How To Create A High-Quality Course


We have made some observations that can help you create better courses. Here are my top tips for creating high-quality online courses. Let’s dive in!

A great course starts with great content


Your course is only as good as the content it contains. If your idea of a lecture is to read word for word from your notes or slides, UDEMY is not the best platform to sell your course on because people simply don’t pay for that kind of “content.” Your ideal customers are looking for unique content that they can listen to instead of watching a video passively. They expect you to walk them through the process thoughtfully and masterfully so they can take away a great deal of value. If you would also check out other ways to monetize your content you can check out PeachPay.

This means you have to spend a lot of time creating your content – writing scripts, recording video and audio files – the works! Even if you’re using slides or transcripts, people still expect you to be talking throughout most of the lecture because that’s how they will remember it best. It may look easier from the outside looking in, but trust me – it’s not as easy as it looks.

Record screencasts instead of PowerPoint presentations

In our experience, people learn better by watching others do things rather than simply listening to them talk about doing those things. To make your courses more engaging and captivating for your students, consider recording videos of yourself through step-by-step processes rather than reading through slides.

If you are planning to use PowerPoint to give your presentation, it’s best not to record the videos with PowerPoint presentations for your students because they might find themselves distracted by all the moving animations on screen. Use Camtasia or Jing instead because these allow you to record both voice and action on screen without any distractions.

Use the right video codecs


Make sure you use MP4 as your video file format, especially if you’re using Camtasia or other screen capture recording software. This is important because MP4 files tend to have smaller sizes than most other video formats, which makes them easy for students to download since bandwidth can be an issue in parts of the world where internet speeds are slow, unreliable, or too expensive.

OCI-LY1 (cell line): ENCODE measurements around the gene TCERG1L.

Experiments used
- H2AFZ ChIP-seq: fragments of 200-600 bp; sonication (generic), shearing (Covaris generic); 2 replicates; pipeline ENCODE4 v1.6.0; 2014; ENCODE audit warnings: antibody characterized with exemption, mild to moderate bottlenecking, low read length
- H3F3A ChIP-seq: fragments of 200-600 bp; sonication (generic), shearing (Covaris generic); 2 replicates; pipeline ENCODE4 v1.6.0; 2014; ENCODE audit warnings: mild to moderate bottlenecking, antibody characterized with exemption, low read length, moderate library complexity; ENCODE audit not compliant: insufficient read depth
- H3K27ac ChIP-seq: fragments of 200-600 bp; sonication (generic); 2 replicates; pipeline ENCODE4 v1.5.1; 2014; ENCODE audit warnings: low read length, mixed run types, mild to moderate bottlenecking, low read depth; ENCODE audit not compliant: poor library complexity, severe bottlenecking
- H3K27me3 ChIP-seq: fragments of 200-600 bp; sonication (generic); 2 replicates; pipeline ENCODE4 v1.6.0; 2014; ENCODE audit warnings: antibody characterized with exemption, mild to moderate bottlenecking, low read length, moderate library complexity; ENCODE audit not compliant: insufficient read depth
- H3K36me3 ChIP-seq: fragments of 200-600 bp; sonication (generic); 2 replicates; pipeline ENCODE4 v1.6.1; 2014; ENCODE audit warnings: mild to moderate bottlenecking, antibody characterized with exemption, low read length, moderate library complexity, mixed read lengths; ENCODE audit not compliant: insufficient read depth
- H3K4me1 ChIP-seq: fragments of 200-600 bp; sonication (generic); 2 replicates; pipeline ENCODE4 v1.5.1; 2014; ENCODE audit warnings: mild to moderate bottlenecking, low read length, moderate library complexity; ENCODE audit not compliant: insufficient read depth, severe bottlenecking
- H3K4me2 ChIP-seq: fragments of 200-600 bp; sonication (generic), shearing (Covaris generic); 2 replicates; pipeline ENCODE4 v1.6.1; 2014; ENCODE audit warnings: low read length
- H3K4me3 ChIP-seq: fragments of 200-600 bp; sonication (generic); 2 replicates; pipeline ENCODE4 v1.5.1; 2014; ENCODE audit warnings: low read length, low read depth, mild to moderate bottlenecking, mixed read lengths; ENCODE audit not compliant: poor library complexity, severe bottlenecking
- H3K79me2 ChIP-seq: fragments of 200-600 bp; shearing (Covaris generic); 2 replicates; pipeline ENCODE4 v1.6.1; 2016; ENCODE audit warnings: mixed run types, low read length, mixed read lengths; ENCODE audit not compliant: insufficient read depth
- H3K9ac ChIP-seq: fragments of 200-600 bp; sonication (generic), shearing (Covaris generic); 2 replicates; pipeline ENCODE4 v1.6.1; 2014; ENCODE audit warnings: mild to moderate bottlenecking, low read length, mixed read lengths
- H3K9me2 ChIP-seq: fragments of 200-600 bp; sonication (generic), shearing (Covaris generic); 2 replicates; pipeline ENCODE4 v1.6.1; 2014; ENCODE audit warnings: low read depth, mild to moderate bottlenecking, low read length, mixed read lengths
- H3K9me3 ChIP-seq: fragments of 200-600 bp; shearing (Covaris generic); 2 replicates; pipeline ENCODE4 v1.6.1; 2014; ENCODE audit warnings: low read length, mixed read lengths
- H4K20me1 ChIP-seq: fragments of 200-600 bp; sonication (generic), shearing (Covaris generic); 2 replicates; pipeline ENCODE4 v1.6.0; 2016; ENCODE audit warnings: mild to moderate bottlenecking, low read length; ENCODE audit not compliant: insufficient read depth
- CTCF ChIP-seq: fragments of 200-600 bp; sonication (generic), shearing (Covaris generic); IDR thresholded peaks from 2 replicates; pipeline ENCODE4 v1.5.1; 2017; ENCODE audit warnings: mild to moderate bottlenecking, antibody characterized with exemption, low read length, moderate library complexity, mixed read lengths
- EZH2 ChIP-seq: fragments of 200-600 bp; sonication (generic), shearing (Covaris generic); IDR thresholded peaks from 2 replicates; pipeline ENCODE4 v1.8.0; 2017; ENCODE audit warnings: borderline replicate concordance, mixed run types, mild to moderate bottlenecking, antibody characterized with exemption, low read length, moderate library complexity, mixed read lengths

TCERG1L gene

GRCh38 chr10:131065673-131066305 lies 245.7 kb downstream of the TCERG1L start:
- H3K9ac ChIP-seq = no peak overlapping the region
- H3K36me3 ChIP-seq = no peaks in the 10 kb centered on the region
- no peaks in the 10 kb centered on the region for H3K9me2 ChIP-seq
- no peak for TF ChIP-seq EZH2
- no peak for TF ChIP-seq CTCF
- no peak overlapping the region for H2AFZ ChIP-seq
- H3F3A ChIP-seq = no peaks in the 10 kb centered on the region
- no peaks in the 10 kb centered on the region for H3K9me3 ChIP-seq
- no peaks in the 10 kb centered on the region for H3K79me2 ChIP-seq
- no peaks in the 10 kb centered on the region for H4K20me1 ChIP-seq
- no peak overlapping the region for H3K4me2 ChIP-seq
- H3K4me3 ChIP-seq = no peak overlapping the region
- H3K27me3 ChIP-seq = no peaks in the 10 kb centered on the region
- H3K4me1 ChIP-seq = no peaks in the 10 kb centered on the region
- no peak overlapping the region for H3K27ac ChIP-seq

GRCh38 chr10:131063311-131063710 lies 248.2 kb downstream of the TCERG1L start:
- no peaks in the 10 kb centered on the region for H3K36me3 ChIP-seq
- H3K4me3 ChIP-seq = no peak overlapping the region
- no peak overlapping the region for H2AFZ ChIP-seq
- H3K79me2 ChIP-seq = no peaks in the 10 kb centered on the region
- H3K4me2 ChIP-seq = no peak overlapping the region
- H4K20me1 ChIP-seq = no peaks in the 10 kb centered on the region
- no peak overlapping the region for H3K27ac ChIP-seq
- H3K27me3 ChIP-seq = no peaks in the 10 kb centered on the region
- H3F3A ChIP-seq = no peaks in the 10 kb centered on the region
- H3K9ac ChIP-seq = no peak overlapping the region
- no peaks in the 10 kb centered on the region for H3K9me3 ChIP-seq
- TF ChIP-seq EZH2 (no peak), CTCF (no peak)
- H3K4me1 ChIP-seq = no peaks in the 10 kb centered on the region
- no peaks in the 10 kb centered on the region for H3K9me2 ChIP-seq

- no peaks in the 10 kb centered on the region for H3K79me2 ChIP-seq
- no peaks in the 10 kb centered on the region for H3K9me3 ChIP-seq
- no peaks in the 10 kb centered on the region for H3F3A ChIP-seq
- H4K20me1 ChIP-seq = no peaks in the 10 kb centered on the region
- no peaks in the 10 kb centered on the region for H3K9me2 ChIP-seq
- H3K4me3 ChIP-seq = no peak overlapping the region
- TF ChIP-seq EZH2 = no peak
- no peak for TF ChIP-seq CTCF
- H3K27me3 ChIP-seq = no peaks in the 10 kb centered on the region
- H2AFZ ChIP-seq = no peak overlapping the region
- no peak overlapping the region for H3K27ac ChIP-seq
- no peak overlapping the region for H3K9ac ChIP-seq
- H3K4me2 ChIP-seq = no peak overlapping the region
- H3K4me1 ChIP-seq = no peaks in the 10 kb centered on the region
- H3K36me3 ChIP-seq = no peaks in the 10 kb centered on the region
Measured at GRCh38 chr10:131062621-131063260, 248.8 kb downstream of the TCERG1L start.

Moreover, MP4 files are universally compatible with most video players and mobile devices for viewing later on when students might not have access to the internet.

When recording yourself or your screen, use a high bitrate (at least 4 Mbps) unless you’re planning to upload long videos. People tend to drop off when they can’t focus on what’s happening in the video because of bad-quality audio and images. The higher your bitrate is, the better experience your students will have when watching and listening to your course media content.

Don’t stop at just audio and video – add in some slides too

If you think reading from slides is boring, why do you think it won’t boring for your students? Don’t make the mistake of thinking that slides are only good for simple presentations to an audience. Slides can be very engaging if you think of them as visual cues for what you’re teaching at any given time, not just a replacement for your voice.